Tuesday, October 20, 2015

Reads to Reels: The Martian


It has been seven weeks since I ran out of ketchup. 


Last week I stopped at Books-A-Million while waiting for the 3:00 showing of The Martian, and thought of purchasing a shirt -- "THE BOOK WAS BETTER THAN THE MOVIE" --  and wearing it to the theater as a joke.  I'm glad I didn't, because The Martian is a rare movie that not only lives up to the book, but improves upon it in some ways. True, it is a slightly different story, with less explanation-rich attempts to figure out science problems and more emphasis on emotional drama. The science is abundant, but scaled back to a level that movie-goers --  encountering it in quickly-passing lines of dialogue and narration -- can appreciate on the fly.  This is a genuine science-fiction movie, however; every problem Watney encounters is of scientific nature.  He is a botanist and biochemist,  a master of ad-hoc engineering. Eventually NASA realizes there's something alive --and something familiar -- on Mars, and attempt a rescue, but they too have problems to puzzle through. So it goes, trial after trial,  one solution leading to another dilemma until at long last the end is reached.  The Martian communicates the emotional drama more than a book,   the anguish read on the faces of his crewmen who realize they left a man behind, the awe of a satellite-monitoring intern who realizes Watney isn't giving up.  There's little to no trace of convenient movie physics;  I was especially impressed by the fact that when NASA spots Watney on satellite, they were dealing with very pixelated footage; no CSI-magic to zoom in and enhance! Though this is science fiction, in the end what finally triumphs is the human spirit - Watney's refusal to give in to apathy, and his crewmates' decision to take part in a rescue attempt at peril of their own life. In translating The Martian from pageleaves to reels, nothing has been lost save a little gratuitous language -- and the reader turned viewer gains astonishing landscapes in the bargain.  Very well done, I think. This adapation of one of my top five favorite books in 2014 is a movie that will no doubt find its way into my DVD collection when it comes out.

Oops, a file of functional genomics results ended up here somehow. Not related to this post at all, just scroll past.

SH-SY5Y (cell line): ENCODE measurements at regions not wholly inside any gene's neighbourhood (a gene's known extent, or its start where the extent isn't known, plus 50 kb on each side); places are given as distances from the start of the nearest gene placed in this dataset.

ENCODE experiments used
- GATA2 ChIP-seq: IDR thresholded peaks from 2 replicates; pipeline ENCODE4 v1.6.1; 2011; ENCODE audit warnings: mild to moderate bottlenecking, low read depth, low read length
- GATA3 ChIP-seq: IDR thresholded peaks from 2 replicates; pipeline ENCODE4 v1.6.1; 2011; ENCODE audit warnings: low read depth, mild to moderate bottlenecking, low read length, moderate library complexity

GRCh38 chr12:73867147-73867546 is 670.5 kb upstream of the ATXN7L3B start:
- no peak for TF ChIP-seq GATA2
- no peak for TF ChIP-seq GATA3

3 comments:

  1. Saw this a few weeks ago and really enjoyed it. It's one of those films that you actually enjoy more the more you think about it - rather than discover more and more plot holes (I'm looking at you Interstellar). Damon was great and came across as totally believable. Loved the Martian landscape and really liked how the 'back home' stuff was done. Actually couldn't fault the whole film - which makes a nice change.

    Not read the book (yet) but it will be part of an upcoming batch of books made into movies - early/middle next year on present plans.

    ReplyDelete
  2. The only thing I found suspect was the duct-tape door.

    How on EARTH did they bring that much duct-tape to Mars?!

    ReplyDelete
  3. Oh, I've used lots of duct (or gaffer) tape in my time. Wonderful stuff..... [lol]

    So I can see why the team had so much to hand for Matt to use on the habitat. I doubt if the plastic sheeting could survive through a decent dust storm though! Maybe if he used duct tape on the rocket booster at the end it would have made it into a higher orbit... [grin]

    ReplyDelete